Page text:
£10m for Esol as Javid vows to 'start transforming' FE

'Further education transformed my life, and today we start transforming further education,' says chancellor Sajid Javid

Chancellor Sajid Javid vows to 'start transforming further education'

Chancellor Sajid Javid has announced an extra £10 million for English for speakers of other languages (Esol) provision, in a spending-round statement that promised to “start transforming further education”.

The speech highlighted the additional £400m for colleges and sixth forms announced on Saturday, with the chancellor stressing how his education at Filton Technical College (now part of South Gloucestershire and Stroud College) “transformed my life”.

The only new funding announced was £10m for Esol provision, to fund the second wave of the integration-areas programme, as part of the Ministry of Housing, Communities and Local Government’s settlement for 2020-21. This cash, the chancellor said, would help the “1 million adults who do not speak English well or at all”.


More news: £400m boost for colleges: 16-18 funding finally raised

Quick read: Colleges to receive £100m for rising pensions bill

Opinion: '£400m cash boost for colleges is a good first step'


The increase in college funding

Mr Javid told the house: “Mr Speaker, the education system is about more than just schools. For too long, further education has been a forgotten sector.

“Over 1 million people continue their education beyond the age of 16 in colleges or sixth forms, and I know because I was one of them. I went to my local FE college. If I hadn’t had the teachers and lecturers that I did, I wouldn’t be standing here today as chancellor.

“Further education transformed my life, and today we start transforming further education with a £400m increase in 16-19 education funding next year. The base rate will increase to £4,188, a faster rate of growth than the core school funding.”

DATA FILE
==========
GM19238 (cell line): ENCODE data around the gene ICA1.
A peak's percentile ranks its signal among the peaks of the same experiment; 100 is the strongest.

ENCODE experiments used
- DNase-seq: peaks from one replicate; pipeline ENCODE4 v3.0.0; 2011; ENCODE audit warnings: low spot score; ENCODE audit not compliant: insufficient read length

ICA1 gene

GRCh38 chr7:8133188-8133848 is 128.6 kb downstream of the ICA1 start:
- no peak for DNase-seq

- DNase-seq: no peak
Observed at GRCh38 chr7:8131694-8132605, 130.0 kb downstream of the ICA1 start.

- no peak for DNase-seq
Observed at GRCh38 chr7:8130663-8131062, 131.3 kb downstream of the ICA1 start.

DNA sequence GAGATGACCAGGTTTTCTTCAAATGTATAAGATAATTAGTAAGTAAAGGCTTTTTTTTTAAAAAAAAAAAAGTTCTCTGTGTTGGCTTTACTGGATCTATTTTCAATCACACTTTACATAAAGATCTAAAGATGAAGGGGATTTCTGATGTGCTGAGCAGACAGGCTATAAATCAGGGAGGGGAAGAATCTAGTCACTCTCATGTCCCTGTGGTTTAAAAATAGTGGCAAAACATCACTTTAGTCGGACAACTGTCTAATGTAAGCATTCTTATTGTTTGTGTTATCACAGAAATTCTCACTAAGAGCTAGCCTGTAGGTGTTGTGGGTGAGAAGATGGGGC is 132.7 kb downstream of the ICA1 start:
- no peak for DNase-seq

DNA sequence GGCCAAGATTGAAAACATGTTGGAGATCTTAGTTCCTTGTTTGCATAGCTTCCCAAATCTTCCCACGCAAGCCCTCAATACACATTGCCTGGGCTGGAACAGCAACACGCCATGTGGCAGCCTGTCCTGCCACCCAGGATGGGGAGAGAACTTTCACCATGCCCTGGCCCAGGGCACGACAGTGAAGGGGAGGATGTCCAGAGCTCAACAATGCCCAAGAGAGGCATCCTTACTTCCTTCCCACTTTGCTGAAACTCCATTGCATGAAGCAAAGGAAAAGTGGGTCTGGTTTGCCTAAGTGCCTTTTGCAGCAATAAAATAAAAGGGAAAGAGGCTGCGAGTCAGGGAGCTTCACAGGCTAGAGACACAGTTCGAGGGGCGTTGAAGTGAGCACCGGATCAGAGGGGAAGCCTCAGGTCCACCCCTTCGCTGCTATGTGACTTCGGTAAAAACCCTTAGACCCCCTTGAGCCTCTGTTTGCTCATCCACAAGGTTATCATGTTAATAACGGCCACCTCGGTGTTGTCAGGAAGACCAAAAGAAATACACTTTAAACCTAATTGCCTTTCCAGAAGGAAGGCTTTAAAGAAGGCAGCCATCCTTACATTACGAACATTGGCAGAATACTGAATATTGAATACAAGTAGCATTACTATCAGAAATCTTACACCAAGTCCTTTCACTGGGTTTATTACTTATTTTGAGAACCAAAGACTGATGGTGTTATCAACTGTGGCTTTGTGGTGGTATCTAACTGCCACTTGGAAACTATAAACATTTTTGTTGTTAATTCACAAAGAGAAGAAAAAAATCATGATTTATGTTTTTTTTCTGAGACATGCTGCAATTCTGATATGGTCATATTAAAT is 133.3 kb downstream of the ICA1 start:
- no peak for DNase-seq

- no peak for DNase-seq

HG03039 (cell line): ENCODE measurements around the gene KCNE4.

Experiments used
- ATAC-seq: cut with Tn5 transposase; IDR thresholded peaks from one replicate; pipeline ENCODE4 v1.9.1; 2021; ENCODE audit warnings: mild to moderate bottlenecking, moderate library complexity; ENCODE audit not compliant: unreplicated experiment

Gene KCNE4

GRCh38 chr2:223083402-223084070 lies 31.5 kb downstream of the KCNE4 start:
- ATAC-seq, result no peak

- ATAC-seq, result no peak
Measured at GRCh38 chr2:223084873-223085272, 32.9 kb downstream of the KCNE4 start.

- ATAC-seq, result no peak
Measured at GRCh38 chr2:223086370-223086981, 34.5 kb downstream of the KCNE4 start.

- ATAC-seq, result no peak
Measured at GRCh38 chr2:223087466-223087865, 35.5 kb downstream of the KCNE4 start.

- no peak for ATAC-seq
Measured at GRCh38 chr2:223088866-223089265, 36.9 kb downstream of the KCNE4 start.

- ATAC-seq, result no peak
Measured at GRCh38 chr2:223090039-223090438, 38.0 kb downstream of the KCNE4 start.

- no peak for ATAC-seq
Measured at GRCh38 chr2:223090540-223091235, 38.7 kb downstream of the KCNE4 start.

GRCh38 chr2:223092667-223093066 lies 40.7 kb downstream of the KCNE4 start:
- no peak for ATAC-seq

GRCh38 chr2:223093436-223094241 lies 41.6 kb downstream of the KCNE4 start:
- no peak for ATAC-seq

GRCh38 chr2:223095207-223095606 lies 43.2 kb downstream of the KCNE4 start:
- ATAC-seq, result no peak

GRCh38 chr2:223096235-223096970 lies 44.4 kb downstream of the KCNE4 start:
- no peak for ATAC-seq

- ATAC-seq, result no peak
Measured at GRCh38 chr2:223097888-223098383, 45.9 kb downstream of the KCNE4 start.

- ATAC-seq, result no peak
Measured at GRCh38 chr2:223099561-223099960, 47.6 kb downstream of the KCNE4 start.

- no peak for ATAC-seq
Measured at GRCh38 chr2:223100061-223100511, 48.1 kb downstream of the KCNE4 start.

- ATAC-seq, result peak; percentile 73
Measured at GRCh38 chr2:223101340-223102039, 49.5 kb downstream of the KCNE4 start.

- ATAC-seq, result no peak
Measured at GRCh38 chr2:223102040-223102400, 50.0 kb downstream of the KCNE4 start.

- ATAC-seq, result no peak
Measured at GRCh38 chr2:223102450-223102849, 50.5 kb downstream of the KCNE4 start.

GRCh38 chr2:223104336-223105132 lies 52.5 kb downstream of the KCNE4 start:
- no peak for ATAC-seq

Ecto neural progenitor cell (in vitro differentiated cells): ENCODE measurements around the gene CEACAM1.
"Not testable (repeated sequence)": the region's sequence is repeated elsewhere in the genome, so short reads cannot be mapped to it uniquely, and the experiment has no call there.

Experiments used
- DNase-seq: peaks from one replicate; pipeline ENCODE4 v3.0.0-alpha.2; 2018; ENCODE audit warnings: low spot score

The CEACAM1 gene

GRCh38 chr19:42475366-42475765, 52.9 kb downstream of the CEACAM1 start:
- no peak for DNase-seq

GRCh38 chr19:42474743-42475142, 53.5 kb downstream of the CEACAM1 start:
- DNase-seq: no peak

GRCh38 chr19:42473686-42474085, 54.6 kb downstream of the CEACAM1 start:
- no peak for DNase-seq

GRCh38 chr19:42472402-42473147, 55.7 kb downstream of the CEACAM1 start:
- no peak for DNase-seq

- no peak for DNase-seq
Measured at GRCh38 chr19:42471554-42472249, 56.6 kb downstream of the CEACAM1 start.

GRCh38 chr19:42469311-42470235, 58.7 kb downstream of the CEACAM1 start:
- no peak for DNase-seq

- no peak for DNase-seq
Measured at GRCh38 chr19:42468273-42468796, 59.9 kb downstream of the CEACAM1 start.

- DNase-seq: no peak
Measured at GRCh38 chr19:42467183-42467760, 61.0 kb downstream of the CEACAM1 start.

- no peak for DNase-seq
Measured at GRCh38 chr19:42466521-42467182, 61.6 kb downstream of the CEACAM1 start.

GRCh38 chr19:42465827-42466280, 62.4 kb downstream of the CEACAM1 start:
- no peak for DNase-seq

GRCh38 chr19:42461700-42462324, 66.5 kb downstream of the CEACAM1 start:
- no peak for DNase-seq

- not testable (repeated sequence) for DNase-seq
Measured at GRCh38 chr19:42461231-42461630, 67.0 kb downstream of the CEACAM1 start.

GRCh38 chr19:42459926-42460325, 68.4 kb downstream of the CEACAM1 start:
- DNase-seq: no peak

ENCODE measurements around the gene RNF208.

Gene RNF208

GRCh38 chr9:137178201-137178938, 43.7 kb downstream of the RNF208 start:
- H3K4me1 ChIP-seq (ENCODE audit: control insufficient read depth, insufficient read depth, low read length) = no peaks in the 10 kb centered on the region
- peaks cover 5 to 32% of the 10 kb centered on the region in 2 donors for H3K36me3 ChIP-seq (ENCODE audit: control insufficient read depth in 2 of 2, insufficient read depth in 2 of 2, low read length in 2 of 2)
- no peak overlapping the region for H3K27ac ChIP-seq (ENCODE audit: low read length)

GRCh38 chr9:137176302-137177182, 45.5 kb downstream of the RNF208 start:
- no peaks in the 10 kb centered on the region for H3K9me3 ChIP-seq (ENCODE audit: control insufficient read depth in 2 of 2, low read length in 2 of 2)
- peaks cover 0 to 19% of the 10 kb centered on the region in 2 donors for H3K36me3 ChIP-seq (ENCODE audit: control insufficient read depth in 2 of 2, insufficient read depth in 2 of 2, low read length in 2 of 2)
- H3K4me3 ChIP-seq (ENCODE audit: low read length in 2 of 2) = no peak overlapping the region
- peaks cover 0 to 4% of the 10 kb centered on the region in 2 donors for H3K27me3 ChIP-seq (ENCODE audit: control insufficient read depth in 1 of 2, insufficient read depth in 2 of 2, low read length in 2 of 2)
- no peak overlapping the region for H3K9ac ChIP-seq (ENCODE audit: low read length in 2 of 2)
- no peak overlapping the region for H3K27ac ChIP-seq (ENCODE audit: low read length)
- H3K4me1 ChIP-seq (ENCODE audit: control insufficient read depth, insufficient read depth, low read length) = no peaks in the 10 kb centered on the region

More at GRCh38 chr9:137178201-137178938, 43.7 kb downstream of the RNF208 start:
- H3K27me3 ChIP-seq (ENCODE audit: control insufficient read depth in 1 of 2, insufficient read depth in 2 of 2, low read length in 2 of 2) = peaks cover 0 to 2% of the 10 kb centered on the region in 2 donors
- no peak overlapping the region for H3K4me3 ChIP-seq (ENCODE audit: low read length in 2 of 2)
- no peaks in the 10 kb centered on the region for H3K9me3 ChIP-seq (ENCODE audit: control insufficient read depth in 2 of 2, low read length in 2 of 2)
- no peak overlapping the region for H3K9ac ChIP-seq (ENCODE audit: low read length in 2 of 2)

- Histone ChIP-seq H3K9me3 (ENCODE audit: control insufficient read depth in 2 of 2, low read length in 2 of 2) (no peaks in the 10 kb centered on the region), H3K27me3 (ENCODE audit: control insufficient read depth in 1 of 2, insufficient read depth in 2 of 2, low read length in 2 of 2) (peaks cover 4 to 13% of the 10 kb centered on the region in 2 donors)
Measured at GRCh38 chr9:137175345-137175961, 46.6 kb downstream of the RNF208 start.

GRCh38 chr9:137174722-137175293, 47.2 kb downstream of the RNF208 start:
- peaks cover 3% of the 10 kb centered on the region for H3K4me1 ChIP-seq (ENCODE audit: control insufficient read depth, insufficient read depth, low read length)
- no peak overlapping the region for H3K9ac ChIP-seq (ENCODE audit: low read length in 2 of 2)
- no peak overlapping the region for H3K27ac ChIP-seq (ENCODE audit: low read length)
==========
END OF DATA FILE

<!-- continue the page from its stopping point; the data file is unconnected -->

'A good first step'

The chancellor paid tribute to the lobbying by former skills minister Robert Halfon and Harborough MP Neil O’Brien on behalf of the sector. Also announced over the weekend was an additional £100m to cover colleges’ increasing pension costs for 2020-21.

Bill Watkin, chief executive of the Sixth Form Colleges Association, which has led the Raise the Rate campaign, said: “The chancellor used today’s spending round to confirm the £400m investment in 16 to 19 education announced at the weekend.

"This is a welcome first step to giving 16 to 19 education the investment it needs.

"The Raise the Rate campaign will continue to press for a much bigger increase in core funding than the £188 per student announced today, but we now have a foundation on which to build.

"Our thanks go to the coalition of campaign partners, colleges, schools, parents, students and MPs that has worked tirelessly to secure today’s increase in funding."

Stephen Evans, chief executive of the Learning and Work Institute, said: “After a long squeeze on further education, the £400 million extra funding for 16–19 education is very welcome. However, it does not fully reverse the cuts the sector has seen, and there appears to be no additional investment for adult education. And with the prospect of apprenticeship levy funding running out, there will be concerns among small businesses about how they will fund investment in apprenticeships and skills."

£400m for further education: in detail

The one-year package announced on Saturday includes:

  • £190m to "protect and increase" the 16-18 base rate, which will go up by almost £200 from the current rate of £4,000 per student.
  • £120m to "help deliver expensive but crucial subjects, such as engineering".
  • £35m for targeted interventions to support students on level 3 courses who failed GCSE maths and English, so they can resit their qualifications.
  • £25m extra to deliver T levels.
  • £10m extra for the advanced maths premium, worth £600 for every additional student who takes on A- and AS-level maths
  • £20m to "help the sector to continue to recruit and retain brilliant teachers and leaders, and provide more support to ensure high-quality teaching of T levels".

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